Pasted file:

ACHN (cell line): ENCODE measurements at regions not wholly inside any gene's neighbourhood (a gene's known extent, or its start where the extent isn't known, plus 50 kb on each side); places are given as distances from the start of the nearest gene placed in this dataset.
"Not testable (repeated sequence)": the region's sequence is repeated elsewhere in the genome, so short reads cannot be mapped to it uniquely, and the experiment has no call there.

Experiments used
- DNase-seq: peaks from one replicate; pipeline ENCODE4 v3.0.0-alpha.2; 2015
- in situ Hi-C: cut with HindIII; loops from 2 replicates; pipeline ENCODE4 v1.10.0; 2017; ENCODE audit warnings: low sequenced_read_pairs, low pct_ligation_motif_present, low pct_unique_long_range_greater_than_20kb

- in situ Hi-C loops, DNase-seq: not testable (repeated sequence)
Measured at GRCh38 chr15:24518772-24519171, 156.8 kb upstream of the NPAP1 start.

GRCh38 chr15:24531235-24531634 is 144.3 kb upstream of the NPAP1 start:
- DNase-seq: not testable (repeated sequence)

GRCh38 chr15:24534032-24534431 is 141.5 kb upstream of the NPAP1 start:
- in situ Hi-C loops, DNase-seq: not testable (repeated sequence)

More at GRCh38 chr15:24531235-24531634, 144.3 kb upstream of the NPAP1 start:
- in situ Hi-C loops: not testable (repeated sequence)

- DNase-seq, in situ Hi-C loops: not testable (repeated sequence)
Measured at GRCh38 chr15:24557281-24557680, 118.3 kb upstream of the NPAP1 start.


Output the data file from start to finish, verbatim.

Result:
ACHN (cell line): ENCODE measurements at regions not wholly inside any gene's neighbourhood (a gene's known extent, or its start where the extent isn't known, plus 50 kb on each side); places are given as distances from the start of the nearest gene placed in this dataset.
"Not testable (repeated sequence)": the region's sequence is repeated elsewhere in the genome, so short reads cannot be mapped to it uniquely, and the experiment has no call there.

Experiments used
- DNase-seq: peaks from one replicate; pipeline ENCODE4 v3.0.0-alpha.2; 2015
- in situ Hi-C: cut with HindIII; loops from 2 replicates; pipeline ENCODE4 v1.10.0; 2017; ENCODE audit warnings: low sequenced_read_pairs, low pct_ligation_motif_present, low pct_unique_long_range_greater_than_20kb

- in situ Hi-C loops, DNase-seq: not testable (repeated sequence)
Measured at GRCh38 chr15:24518772-24519171, 156.8 kb upstream of the NPAP1 start.

GRCh38 chr15:24531235-24531634 is 144.3 kb upstream of the NPAP1 start:
- DNase-seq: not testable (repeated sequence)

GRCh38 chr15:24534032-24534431 is 141.5 kb upstream of the NPAP1 start:
- in situ Hi-C loops, DNase-seq: not testable (repeated sequence)

More at GRCh38 chr15:24531235-24531634, 144.3 kb upstream of the NPAP1 start:
- in situ Hi-C loops: not testable (repeated sequence)

- DNase-seq, in situ Hi-C loops: not testable (repeated sequence)
Measured at GRCh38 chr15:24557281-24557680, 118.3 kb upstream of the NPAP1 start.